In fact, as big as this book is, it does itself and its readers a service by covering only the Hindu vegetarian cuisines, without touching on the cuisines of India which allow eating meat, primarily lamb and goat. Even more specifically, the author is specifically dedicated to that part of the Hindu religion that embraces Krishna. I will not touch on that aspect of the book except to point out that this means there are areas of Indian and Pakistani cuisines that this book does not cover. For those, the first stop is obviously the books of Madhur Jaffrey who, in her `Indian Cooking' does cover many meat dishes with lamb and goat.

Indian vegetarianism as presented by Ms. Devi in this book is relative broad in that it allows a broad range of milk products. So, while `vegetarianism' allows much more than a diet of vegetables, grains, and beans, Ms. Devi treats vegetable cookery with a depth I have not seen in any book except James Peterson's book, `Vegetables'. Ms. Devi presents three basically different ways of cooking the same vegetable and suggests that these three methods may be applied to every different type of vegetable. The first method is Sauteeing and Braising Dry Vegetables (cooked entirely in oil. No water.) I believe this is what the French would call a vegetable comfit. The second method is to saute in oil followed by a braise in water based broth. This is closer to what a western cook would call a braise. The third method precooks the vegetable in water and finishes it with high heat in oil (ghee) or highly flavored sauce or broth. Pairing them up with a choice of several different seasoning mixes permutes these three methods. The author sets off with this introduction to discuss the various different types of vegetables and how the various methods can be applied to each vegetable.

Most of this is not too different from what you can get from a close reading of Marcella Hazan's books. The Indian way with milk and yogurt is an entirely different matter. The Indian traditions with milk products seem to be about 180 degrees away from the European traditions involving aged cheeses. The only point of similarity between Indian yogurt and Western European traditions are with the Italian ricotta and the Spanish queso fresca. Even contemporary American yogurt is not the same material as traditional Indian yogurt. While much western yogurt is made with skim or reconstituted dry milk, Indian yogurt is made from fresh whole milk. From yogurt, the Indians derive a fresh cheese and a curd that serves the same purpose as the Far Eastern tofu.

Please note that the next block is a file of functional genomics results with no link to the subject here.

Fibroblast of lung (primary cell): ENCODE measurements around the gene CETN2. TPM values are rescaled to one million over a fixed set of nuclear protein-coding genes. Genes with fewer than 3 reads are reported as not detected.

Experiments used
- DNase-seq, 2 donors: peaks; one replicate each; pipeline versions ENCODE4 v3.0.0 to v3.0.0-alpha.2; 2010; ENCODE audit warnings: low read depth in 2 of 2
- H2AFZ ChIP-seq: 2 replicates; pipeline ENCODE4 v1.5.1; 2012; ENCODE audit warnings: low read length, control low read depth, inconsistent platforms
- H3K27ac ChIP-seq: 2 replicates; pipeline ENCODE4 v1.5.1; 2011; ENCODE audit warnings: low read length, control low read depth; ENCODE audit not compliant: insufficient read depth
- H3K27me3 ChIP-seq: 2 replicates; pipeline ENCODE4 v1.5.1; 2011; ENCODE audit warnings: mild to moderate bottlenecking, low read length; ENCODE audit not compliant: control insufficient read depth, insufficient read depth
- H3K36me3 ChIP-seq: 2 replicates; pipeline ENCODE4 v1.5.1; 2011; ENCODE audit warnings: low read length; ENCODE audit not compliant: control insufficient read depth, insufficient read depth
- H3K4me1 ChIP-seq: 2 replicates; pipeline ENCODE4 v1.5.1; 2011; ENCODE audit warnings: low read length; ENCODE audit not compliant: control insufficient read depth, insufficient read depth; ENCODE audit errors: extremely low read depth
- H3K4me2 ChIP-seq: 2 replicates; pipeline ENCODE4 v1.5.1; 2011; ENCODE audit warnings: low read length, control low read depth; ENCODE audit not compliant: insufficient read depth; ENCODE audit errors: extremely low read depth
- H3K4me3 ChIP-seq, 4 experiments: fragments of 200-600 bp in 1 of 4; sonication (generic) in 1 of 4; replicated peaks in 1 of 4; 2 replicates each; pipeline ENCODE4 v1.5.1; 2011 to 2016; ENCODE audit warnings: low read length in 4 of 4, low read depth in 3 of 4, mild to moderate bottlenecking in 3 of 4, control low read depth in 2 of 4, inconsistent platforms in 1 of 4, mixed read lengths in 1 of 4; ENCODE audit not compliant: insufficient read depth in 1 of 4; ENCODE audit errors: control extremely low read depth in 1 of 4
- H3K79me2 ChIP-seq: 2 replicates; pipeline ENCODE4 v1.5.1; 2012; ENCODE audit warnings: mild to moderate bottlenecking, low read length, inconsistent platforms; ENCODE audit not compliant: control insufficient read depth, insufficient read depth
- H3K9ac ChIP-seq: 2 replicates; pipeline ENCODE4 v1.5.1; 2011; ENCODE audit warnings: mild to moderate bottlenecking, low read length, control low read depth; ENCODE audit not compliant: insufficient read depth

As with milk, the Indian approach to bread is just about as different from the western European tradition as you can imagine. It would be fascinating to read an analysis of the differences between, say Italian and Indian bread making traditions. The two biggest differences is that while the Italian tradition requires yeast and a hearth, the Indian tradition uses no yeast and does almost all baking on a griddle to produce a wide variety of flatbreads. Thus it is quite odd to find that while the Italian tradition does include a version of the French crepe, there is not a very big niche for pancakes, but the Indian cuisine seems to outdo even the wide range of American variations on the pancake / flapjack / hoecake / Johnny cake genre.

While the French may have exhausted most of what can be done with their superb, high fat Normandy butter in their rich cuisine, the Indians may just have outdone them by a bit when it comes to using butter, in the form of ghee as a cooking medium. While the French are satisfied with simply clarifying butter, the Indians take this process one step further and cook the clarified butter to a nut brown color which can be stored at room temperature. One implication of the central role of ghee in Indian cooking is that if one wishes to embrace Indian cooking fully, one needs to be prepared to embrace the use of saturated butter fats, which from a purely nutritional point of view may bring back to your diet the saturated animal fats you are avoiding by not eating meat.

The two greatest contributions to British cuisine from the Indian subcontinent are curries and chutneys. This, this book includes an entire chapter to chutneys, which may be made from either fresh or cooked ingredients. My biggest surprises were to find peanuts and cashews in chutney recipes in addition to the expected fruits and spices. In addition to chutneys, there is also a sizable chapter on related pickles, jams, sauces, and gravies. Oddly, there is no chapter on curries or even on the subject of garum masala. There is a brief article on garum masala in the superb appendix, `A-Z General Information', but no in depth discussion of Indian spice culture.